7. Droughts are becoming more frequent, creating severe problems, especially because approx 53% of Agriculture in India is rain-fed.
  8. The Niti Aayog Database says 54% of wells in India are declining in level due to unsustainable withdrawals for irrigation.

More on the Water Crisis in India

Water Crisis - Issues, Causes, and Consequences
Image Credits : Giving Compass

Low performing state on Index – About 60% of the States were marked as “low performers” and this was cause for “alarm,” according to the report. Many of the States that performed badly on the index — Uttar Pradesh, Odisha, Chhattisgarh — accounted for 20-30% of India’s agricultural output. Which could lead to a food security crisis in India?

While Jharkhand and Rajasthan may have scored low, they have made a remarkable improvement when compared over two years.

High and medium performers – Several of the high and medium performers — Gujarat, Madhya Pradesh, Andhra Pradesh, Karnataka, Maharashtra, and Telangana — had faced droughts in recent years. Therefore, a lack of water was not necessarily grounds for States not initiating action on conservation. Conclusion

India is still a water surplus state. According to the Central Water Commission, India needs a maximum of 3,000 billion cubic meters of water a year while it receives 4,000 billion cubic meters of rain. The key is yearly action prior to the monsoon, rather than the odd major initiative.

The effective answer to the freshwater crisis is to integrate conservation and development activities – from water extraction to water management – at the local level; making communities aware and involving them fully is, therefore, critical for success.

The “conventional” sources of water such as rainfall, snow-melt, and river runoff captured in lakes, rivers, and aquifers are no longer sufficient to meet human demands in water-scarce areas. The 6th SDG aims at aimed at ensuring the availability of clean water for current and future generations but this is in direct conflict with it. 

Desalinisation – Prospects and Challenges

Niti Aayog is working on a plan to exploit India’s vast coastline and its marine waters by desalinating seawater and supplying it to population centers via a network of pipelines. The plan is to set up floating desalination plants in marine waters under India’s command or set up plants along the country’s 7,800-km coastline. (Up to 12 Nautical Miles – Exclusive Economic Zone of India). 

Desalination is the process through which seawater is converted into potable water.


  1. Mostly with the advancements in technology the cost of desalination will come down eventually.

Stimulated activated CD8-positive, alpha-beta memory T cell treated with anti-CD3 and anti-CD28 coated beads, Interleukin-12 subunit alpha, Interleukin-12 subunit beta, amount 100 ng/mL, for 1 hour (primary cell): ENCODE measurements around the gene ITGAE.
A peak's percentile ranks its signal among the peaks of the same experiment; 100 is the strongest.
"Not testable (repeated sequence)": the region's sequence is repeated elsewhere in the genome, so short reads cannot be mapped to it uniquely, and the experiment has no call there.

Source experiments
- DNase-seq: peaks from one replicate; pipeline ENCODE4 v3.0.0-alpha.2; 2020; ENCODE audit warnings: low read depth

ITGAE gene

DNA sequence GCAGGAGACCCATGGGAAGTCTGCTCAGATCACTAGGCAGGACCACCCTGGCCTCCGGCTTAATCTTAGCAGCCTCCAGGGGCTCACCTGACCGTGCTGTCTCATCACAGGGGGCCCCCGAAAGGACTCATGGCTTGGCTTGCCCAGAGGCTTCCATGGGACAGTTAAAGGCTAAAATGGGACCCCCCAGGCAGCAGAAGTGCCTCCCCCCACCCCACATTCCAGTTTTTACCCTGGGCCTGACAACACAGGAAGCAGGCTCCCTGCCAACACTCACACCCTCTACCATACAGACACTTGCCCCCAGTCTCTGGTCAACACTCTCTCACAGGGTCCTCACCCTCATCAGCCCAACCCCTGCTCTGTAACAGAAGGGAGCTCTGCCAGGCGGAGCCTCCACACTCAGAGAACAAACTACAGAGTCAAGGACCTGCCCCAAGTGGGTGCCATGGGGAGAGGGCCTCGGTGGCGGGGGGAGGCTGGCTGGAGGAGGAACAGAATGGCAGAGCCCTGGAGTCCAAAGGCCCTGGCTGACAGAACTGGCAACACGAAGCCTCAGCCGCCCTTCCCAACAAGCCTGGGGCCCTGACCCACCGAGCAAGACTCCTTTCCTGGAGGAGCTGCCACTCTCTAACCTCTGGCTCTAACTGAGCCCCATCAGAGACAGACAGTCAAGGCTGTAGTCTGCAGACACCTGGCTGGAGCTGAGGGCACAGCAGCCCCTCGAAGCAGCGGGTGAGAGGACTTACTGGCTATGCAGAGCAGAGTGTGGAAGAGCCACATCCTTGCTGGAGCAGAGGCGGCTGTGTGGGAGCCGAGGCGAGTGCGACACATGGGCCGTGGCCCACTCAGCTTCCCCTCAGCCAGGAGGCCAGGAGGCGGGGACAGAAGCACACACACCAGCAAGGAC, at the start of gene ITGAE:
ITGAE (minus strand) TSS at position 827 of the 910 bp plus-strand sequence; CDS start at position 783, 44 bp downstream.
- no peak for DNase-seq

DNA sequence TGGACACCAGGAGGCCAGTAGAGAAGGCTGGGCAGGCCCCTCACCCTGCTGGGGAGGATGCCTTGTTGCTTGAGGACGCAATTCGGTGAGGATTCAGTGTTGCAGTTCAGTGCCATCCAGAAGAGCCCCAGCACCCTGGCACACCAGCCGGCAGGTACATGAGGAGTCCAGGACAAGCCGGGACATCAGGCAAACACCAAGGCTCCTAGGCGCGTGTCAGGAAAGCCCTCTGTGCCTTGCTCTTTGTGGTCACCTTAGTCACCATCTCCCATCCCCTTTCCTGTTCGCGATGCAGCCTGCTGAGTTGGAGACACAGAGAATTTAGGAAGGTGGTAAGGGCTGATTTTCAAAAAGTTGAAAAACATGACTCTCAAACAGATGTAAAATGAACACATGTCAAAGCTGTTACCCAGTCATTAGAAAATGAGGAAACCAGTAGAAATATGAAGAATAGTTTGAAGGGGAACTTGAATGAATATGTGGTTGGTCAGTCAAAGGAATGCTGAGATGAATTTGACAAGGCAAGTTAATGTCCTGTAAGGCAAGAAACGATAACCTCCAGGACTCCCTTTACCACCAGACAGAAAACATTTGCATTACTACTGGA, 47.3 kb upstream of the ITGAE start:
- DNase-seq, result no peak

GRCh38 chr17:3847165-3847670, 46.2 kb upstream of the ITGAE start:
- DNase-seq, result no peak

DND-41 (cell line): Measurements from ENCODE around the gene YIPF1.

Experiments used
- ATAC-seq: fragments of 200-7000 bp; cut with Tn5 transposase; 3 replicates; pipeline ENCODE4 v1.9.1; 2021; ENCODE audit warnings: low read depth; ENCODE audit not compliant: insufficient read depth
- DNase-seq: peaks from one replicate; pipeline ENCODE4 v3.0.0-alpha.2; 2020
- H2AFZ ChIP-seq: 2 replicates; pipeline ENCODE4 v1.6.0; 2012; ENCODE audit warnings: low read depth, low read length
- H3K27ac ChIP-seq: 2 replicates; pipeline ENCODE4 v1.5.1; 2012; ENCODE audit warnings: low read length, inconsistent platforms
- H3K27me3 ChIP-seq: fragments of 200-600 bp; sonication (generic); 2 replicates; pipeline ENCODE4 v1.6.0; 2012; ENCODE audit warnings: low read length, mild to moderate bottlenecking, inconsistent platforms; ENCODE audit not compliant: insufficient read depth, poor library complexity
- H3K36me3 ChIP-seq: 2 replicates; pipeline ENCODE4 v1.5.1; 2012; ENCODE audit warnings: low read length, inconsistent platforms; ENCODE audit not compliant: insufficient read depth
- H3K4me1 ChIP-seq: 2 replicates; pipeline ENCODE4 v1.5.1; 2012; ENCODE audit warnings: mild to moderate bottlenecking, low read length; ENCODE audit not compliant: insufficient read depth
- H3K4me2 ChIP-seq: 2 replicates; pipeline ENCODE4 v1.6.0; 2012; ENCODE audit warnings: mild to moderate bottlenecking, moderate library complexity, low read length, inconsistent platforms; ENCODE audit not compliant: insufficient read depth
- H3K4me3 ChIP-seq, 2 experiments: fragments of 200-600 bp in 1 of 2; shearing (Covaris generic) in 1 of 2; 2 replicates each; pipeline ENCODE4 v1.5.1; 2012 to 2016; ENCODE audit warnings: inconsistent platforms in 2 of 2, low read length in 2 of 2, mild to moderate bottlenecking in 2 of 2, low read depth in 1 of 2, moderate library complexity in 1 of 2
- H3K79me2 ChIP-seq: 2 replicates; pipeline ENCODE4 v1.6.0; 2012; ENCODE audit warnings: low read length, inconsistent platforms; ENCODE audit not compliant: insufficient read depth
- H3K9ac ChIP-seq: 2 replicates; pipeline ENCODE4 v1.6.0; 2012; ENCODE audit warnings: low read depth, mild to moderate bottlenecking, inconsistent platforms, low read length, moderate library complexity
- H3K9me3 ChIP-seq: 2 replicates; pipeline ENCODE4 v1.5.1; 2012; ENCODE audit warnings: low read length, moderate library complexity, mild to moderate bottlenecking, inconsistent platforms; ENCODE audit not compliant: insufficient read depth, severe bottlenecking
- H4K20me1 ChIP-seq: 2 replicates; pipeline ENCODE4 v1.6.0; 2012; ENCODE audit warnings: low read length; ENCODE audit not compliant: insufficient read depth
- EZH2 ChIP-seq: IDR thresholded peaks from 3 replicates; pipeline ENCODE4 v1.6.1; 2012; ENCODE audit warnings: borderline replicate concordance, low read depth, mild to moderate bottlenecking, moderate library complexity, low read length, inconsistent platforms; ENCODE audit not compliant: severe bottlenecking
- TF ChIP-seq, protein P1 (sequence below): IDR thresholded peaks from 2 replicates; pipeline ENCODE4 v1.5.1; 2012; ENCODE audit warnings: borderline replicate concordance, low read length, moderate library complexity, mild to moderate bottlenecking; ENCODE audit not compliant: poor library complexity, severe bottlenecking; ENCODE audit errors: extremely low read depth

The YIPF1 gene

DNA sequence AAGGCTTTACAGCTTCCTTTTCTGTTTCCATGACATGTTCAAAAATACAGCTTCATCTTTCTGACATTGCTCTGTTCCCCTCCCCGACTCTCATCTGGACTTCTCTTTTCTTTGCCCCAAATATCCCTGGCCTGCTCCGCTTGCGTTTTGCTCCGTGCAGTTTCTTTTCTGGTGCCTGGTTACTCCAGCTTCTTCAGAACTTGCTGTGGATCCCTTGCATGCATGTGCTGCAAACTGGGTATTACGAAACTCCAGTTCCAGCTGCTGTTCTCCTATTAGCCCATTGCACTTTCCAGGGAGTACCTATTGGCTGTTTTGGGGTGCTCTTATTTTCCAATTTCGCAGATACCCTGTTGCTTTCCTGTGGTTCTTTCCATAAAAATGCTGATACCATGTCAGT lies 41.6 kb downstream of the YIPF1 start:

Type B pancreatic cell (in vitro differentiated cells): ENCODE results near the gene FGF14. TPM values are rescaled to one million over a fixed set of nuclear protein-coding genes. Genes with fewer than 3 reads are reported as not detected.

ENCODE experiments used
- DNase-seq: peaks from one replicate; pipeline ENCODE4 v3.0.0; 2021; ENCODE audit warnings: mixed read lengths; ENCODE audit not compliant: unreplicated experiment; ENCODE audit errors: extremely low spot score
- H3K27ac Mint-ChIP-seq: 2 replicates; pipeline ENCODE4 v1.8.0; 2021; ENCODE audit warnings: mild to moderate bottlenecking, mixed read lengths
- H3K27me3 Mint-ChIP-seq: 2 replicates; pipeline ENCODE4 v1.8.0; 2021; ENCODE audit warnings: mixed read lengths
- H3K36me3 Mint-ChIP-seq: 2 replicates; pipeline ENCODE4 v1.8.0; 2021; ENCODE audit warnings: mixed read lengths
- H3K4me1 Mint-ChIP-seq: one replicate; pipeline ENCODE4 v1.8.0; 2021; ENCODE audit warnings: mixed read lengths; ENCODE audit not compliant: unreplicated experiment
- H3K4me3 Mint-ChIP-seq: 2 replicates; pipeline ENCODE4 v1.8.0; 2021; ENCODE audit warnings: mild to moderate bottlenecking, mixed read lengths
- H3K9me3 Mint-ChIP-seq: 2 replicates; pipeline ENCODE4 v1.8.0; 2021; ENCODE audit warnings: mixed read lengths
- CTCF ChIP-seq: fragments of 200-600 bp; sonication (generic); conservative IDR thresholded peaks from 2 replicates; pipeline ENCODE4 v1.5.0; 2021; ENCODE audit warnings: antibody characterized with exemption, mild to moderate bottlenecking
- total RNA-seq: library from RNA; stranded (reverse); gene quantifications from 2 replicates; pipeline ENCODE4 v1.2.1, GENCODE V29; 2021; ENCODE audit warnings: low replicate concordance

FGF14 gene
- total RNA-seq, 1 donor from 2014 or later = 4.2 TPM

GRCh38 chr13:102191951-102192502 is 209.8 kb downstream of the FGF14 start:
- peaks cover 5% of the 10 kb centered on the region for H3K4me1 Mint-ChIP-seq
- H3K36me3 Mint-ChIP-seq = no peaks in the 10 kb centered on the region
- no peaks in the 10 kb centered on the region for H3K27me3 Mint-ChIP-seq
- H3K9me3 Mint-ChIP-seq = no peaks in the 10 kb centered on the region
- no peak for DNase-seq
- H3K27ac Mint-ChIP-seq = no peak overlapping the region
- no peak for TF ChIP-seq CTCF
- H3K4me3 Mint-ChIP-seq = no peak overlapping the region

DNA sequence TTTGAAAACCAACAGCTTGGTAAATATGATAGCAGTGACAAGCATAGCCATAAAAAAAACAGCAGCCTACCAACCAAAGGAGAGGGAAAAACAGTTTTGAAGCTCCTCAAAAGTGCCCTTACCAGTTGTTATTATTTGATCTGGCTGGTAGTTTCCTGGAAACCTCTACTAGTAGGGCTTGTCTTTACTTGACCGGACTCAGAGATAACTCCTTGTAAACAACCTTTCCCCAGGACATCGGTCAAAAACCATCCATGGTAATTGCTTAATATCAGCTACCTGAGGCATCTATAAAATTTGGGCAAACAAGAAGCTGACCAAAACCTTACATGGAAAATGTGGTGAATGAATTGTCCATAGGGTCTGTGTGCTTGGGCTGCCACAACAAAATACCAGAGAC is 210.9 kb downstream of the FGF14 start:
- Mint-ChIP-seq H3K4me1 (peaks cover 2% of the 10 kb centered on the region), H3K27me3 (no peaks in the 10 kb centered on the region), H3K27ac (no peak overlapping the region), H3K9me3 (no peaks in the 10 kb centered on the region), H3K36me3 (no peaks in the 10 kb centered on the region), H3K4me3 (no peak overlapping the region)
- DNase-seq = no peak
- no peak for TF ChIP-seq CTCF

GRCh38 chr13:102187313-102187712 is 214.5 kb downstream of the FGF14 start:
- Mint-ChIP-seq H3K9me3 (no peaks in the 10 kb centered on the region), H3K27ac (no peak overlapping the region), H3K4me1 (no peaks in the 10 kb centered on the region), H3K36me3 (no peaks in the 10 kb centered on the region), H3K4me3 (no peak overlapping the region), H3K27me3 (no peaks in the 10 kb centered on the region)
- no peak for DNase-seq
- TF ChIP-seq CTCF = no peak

2. It can meet the present water requirement and the looming disaster.
  3. Using saline drainage water offers potential commercial, social and environmental gains. Reject brine has been used for aquaculture, with increases in fish biomass of 300 percent achieved.
  4. India is a water-hungry nation and with 57% area drought-prone it is wise to utilize the abundant resource.
  5. India has a long coastline of 7500 km which is a huge amount of Seawater. Which is a huge potential for India?


  1. There is an increase in the temperature of this zone of the sea, together they decrease the dissolved oxygen level, which is called hypoxia, and that impacts the aquatic life in that zone.
  2. Hypoxia often leads to the formation of Dead Zones in the oceans. These zones have quadrupled since 1950, mainly as a result of climate change. Now the excess salt is adding to these problems.
  3. Since brine is denser than seawater, it sinks to the seafloor and disrupts vibrant communities of life, which find themselves wanting far less salt and far more oxygen.
  4. Fossil fuels are used to produce the energy required for the processing of seawater. This contributes to global warming.
  5. Compounding the problem is the ongoing expansion of desalination as more and more countries turn to the technology in the face of climate change which is exacerbating water shortages.

Closing Comments

  1. Due to the relatively high economic costs, desalination is currently concentrated in high income and developed countries.
  2. There is a need to make desalination technologies more affordable and extend them to low income and lower-middle-income countries, increasing the viability of desalination for addressing SDG 6 in areas that developments have previously been limited by high economic costs.
  3. To do this, technological refinement for low environmental impacts and economic costs, along with innovative financial mechanisms to support the sustainability of desalination schemes, will likely be required.